When I was discovered, I was on the swim team and very athletic and healthy. But I was definitely not a size 2. Dropping to that size would have meant losing about half of my body size, which would not have been healthy. I certainly wasn’t going to lose that much weight for a career I wasn’t even passionate about yet. I was a little hesitant to be called a “special size” model when I started out. Attending events with the other Mother models, who were all straight size, I was a little uncomfortable about my size. Plus size modeling was brand new in the early ‘00s and I was often the only plus size model on a set. Especially at 13, I was already feeling uncomfortable and unsure of myself, so being different from everyone else added another layer of insecurity. But eventually, I learned to embrace it. The people I worked with on shoots showed me how special it was to be a “special size model” and eventually, I came to really love being one.
People assume that plus equates to fat, which means ugly. But that couldn’t be farther from the truth. Being a plus size woman simply means that you’re a bit bigger than other women and there’s nothing wrong with that. I am proud to be a plus size woman! It means that I have a banging booty and some seriously sexy curves. I can wear high-waisted skinny jeans and show off those round hips or a deep V-neck and rock some serious cleavage. I can sport a bikini and feel hot in next to nothing because my body is so undeniably there. It’s big, it takes up space and it’s glorious – because it’s my body and it’s the only one I have.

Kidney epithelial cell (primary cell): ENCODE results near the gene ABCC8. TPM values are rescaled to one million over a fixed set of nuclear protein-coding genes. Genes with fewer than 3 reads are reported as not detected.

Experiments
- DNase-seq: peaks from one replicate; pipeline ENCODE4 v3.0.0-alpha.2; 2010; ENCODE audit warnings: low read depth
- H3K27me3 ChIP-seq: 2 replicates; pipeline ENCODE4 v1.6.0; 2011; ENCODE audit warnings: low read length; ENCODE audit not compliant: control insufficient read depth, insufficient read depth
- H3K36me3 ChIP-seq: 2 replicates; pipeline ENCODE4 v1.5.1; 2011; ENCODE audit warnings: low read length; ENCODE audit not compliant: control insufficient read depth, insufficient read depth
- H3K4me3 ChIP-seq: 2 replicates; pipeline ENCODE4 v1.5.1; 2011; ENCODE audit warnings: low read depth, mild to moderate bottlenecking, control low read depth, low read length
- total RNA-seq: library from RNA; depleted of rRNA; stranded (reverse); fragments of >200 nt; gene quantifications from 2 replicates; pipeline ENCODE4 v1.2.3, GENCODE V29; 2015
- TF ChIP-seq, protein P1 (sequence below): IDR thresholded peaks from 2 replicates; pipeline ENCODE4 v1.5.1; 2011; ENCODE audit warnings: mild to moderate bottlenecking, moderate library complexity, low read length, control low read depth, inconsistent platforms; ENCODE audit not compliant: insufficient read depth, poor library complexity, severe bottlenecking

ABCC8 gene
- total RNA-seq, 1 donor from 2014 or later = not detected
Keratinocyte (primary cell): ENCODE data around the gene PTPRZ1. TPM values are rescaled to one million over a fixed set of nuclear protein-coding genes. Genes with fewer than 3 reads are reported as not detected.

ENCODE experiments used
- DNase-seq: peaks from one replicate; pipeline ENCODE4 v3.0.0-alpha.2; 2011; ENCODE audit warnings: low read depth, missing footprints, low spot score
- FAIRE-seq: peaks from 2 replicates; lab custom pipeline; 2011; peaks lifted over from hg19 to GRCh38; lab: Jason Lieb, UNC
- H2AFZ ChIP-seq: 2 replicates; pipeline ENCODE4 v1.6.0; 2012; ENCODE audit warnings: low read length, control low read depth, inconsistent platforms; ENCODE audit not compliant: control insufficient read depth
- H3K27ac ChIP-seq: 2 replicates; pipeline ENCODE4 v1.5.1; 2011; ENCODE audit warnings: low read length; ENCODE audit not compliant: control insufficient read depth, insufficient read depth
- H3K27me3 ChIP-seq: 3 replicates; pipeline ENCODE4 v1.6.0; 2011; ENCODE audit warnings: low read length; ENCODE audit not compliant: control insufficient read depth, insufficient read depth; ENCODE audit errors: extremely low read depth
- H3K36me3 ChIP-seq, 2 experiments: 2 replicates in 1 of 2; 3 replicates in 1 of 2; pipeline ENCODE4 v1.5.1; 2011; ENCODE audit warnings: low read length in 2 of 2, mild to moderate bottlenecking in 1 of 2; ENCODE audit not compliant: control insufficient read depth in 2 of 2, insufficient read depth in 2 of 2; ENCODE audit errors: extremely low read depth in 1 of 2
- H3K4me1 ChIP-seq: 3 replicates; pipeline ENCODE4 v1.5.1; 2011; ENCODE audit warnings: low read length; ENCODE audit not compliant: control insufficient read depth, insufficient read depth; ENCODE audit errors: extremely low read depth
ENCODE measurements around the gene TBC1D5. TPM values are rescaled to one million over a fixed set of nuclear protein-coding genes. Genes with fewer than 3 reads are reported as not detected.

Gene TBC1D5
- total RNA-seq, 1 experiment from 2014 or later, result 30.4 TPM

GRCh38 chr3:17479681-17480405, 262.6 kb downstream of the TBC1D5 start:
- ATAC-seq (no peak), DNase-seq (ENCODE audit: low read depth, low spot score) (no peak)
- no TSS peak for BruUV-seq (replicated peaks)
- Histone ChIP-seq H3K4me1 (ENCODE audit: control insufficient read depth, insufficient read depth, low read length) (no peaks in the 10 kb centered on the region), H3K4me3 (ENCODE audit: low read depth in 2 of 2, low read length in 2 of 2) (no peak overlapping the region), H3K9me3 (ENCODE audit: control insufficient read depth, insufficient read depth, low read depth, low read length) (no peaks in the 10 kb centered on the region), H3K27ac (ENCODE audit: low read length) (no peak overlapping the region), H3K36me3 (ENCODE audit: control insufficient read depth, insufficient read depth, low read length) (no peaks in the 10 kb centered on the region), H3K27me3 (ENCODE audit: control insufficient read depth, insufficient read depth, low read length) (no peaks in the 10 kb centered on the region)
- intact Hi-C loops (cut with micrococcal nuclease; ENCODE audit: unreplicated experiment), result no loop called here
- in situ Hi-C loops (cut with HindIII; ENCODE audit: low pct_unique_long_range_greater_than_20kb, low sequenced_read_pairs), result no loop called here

The confidence I have now has taken years to achieve. As a teenager, I would look at other girls and think ‘her thighs are the size of my arms!’ Once I stopped comparing myself to others, I began to gain confidence. I finally realized that I am so much more than a body – I’m thoughts and beliefs and ideas and passions – and it was pointless to spend so much time worrying about the body that all those things live in. Now, I’m most comfortable and confident the less I’m wearing. I feel strong and beautiful showing off my body and not hiding it behind anything.
I am, and have always been a feminist because I believe that all people are and should be treated as equal. I believe that differences are what make each of us beautiful, so we should celebrate them! As women, we need to stop comparing ourselves to others and putting ourselves down. Instead we should work to build each other up. Being a model gives me a voice to talk about gender equality, and I use that voice to talk about it as often and as publicly as possible. My H&M shoot felt like any other shoot at the time – I put on some swimsuits, we shot them on the beach and then I went home. A few months later, it seemed like my picture was everywhere! Everyone wanted to know about me, all at once, and to be honest; it was a little overwhelming. But the response was so positive that I knew I had to use that moment to speak up about body positivity. When it comes to diversity in the media, we are way behind. It’s great that we’re moving forward, but in 2016, diversity and inclusion shouldn’t be a celebration, it should be a fact of life.
Being a plus size woman simply means that you’re a bit bigger than other women and there’s nothing wrong with that. I am proud to be a plus size woman! It means that I have a banging booty and some seriously sexy curves.